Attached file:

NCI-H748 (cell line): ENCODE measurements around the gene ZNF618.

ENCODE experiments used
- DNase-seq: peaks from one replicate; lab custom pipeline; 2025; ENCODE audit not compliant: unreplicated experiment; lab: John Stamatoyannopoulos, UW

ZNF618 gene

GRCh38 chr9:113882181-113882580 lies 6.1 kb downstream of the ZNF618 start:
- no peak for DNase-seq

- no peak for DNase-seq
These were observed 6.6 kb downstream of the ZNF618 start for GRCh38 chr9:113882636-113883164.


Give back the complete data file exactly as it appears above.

NCI-H748 (cell line): ENCODE measurements around the gene ZNF618.

ENCODE experiments used
- DNase-seq: peaks from one replicate; lab custom pipeline; 2025; ENCODE audit not compliant: unreplicated experiment; lab: John Stamatoyannopoulos, UW

ZNF618 gene

GRCh38 chr9:113882181-113882580 lies 6.1 kb downstream of the ZNF618 start:
- no peak for DNase-seq

- no peak for DNase-seq
These were observed 6.6 kb downstream of the ZNF618 start for GRCh38 chr9:113882636-113883164.